If you don't take direct action to make things better you're an obstacle to change.
This saying originates in the USA in the 1960s and is generally attributed to Leroy Eldridge Cleaver (1935-1998), a writer and political activist, and early leader of the Black Panther Party. But actually it was advertising agency owner Charles Rosner who coined the expression for a now defunct company named VISTA.
When interviewed by the New York Times in 2012, Charlie Rosner, recalled that the campaign was a rush job in response to an offer of free ad space on the sides of Washington’s mail trucks. The promotion included several different catchphrases; Mr. Rosner’s own favorite was "Not exactly the sort of work your mother had in mind for you."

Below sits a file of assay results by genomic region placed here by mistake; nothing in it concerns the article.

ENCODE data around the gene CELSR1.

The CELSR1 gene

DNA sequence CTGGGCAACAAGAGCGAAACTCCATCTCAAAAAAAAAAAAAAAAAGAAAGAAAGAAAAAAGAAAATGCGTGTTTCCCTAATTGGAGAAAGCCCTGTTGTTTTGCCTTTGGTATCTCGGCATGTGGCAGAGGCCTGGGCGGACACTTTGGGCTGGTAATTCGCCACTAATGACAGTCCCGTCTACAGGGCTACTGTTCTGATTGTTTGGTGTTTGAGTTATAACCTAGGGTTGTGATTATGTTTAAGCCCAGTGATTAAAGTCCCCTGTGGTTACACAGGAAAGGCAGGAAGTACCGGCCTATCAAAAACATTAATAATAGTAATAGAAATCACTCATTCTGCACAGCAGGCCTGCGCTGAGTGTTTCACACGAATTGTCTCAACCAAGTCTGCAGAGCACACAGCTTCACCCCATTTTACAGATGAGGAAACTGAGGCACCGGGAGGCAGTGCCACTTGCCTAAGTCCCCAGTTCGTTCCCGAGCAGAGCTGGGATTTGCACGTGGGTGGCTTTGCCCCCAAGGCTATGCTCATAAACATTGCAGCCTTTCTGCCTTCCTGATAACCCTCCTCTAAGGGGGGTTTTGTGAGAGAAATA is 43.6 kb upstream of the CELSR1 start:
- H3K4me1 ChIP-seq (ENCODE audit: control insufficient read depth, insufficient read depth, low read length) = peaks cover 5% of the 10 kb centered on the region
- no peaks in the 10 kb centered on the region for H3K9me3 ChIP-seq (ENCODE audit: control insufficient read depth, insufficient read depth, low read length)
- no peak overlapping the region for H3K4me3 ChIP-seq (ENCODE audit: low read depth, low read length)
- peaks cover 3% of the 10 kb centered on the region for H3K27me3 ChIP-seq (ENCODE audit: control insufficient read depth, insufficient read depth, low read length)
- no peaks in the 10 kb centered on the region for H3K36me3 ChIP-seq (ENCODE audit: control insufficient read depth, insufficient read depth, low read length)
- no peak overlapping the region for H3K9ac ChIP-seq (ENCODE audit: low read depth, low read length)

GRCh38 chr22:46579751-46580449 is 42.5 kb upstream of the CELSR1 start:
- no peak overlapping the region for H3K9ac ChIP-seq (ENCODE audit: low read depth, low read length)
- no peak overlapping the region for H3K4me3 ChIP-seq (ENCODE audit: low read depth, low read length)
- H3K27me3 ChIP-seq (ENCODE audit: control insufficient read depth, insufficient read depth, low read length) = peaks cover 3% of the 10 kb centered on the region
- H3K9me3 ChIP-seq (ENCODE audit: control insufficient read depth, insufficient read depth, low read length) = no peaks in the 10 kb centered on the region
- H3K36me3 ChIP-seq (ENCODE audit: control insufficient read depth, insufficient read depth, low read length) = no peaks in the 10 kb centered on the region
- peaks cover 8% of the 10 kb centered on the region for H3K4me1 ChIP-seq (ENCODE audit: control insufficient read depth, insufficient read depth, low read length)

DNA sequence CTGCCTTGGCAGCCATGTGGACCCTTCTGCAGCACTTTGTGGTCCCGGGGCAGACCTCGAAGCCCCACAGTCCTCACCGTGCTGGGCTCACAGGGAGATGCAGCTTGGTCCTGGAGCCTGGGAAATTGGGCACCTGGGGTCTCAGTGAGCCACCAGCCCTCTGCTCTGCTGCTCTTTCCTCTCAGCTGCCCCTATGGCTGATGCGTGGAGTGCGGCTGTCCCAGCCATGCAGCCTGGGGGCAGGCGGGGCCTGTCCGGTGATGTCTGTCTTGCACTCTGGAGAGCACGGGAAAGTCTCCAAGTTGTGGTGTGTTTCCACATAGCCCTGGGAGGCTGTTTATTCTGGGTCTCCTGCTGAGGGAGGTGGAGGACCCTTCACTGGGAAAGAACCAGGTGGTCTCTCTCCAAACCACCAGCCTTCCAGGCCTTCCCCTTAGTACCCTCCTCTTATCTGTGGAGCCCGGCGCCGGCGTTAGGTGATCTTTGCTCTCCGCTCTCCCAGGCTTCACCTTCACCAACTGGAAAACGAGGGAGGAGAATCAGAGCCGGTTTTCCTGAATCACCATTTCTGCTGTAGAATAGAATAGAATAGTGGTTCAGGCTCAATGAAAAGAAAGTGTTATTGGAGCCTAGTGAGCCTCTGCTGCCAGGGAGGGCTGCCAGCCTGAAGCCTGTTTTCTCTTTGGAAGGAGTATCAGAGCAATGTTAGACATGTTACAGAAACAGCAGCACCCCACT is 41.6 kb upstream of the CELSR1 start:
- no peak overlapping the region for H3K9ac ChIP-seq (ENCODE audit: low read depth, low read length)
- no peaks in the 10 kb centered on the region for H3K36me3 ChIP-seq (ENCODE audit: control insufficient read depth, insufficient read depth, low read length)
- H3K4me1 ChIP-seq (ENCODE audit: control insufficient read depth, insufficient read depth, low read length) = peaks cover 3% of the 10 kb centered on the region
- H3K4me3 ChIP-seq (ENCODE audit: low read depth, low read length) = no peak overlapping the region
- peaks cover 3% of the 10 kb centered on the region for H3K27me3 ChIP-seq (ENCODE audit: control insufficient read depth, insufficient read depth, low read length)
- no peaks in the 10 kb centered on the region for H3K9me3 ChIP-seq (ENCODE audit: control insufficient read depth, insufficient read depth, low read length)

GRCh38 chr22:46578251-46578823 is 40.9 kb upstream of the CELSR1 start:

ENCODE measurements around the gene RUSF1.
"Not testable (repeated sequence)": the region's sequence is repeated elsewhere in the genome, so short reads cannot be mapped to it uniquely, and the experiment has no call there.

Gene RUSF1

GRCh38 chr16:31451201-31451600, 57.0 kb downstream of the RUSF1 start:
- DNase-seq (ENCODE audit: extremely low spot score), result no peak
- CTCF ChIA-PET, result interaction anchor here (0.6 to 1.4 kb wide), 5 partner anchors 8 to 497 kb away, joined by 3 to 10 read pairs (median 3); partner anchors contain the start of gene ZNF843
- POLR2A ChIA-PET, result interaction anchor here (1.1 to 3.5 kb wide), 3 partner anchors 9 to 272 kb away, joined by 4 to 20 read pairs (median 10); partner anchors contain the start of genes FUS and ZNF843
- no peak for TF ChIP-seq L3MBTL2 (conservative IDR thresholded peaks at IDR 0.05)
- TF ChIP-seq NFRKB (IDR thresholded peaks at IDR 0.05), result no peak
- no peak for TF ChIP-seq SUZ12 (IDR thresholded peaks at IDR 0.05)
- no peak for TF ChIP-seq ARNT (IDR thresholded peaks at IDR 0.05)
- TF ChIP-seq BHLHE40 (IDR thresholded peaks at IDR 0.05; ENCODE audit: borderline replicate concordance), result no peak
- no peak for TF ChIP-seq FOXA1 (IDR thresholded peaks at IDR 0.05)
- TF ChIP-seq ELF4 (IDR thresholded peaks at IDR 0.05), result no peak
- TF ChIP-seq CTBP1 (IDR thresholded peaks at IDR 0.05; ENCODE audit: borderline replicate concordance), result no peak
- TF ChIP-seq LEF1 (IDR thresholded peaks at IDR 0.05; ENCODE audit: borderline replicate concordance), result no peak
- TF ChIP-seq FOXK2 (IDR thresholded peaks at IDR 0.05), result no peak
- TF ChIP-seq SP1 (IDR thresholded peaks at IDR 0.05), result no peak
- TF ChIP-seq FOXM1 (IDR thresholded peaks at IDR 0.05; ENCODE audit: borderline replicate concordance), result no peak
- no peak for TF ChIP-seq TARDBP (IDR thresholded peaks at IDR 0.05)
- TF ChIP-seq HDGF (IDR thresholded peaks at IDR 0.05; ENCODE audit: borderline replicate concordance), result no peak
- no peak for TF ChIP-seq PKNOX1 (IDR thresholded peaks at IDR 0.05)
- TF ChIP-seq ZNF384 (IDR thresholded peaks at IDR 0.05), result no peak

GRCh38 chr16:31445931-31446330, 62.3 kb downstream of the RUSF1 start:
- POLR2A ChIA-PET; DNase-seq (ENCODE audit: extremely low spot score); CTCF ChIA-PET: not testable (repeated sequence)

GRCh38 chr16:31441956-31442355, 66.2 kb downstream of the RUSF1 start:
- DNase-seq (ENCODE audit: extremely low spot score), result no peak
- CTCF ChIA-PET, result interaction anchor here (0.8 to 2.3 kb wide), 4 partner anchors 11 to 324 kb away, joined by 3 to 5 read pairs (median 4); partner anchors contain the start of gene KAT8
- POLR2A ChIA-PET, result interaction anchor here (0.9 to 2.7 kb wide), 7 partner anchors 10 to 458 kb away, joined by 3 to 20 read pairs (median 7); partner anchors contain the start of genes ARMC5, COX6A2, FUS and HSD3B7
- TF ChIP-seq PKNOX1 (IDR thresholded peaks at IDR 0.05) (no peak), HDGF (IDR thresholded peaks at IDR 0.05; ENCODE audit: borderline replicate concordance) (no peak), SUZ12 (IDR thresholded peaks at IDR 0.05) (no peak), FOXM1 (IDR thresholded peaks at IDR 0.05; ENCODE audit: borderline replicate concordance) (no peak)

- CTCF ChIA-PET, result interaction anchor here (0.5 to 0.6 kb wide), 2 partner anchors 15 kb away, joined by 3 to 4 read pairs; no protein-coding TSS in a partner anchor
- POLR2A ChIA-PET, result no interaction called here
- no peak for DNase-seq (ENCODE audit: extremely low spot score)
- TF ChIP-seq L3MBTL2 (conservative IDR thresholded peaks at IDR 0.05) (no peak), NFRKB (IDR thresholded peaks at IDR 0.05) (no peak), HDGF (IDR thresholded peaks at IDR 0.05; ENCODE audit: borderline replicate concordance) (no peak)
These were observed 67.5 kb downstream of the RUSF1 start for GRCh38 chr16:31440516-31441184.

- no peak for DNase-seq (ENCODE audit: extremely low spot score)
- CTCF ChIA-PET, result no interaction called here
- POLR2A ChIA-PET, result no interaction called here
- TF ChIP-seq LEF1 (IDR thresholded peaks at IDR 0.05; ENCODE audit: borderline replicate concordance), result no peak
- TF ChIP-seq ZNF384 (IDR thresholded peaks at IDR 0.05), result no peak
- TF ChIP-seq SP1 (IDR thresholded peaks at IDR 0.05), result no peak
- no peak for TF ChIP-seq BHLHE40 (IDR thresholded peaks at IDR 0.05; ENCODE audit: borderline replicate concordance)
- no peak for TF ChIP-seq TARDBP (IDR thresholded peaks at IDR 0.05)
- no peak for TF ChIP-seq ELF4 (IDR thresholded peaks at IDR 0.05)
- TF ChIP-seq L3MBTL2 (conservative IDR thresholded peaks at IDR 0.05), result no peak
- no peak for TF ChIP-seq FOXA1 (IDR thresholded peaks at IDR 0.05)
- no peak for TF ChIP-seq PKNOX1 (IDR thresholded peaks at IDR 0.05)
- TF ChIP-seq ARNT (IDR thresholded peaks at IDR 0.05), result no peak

The New York Times contacted Mr. Rosner after politician Paul Ryan's use of the expression, generally attributed to a member of the Black Panthers, caught the attention of the media. When asked by the newspaper if he had plans to collect usage fees off Paul Ryan (or for that matter anyone else), Mr Rosner, a registered Democrat, responded, “certain pieces of the lingo sort of become the property of nobody... This one seems to have the half life of Strontium-90. It’s terrific that he’s using it; it’s a pretty decent set of words to live by.”
Blood at the Root
"A gripping, timely, and important examination of American racism."
- PW Starred Review
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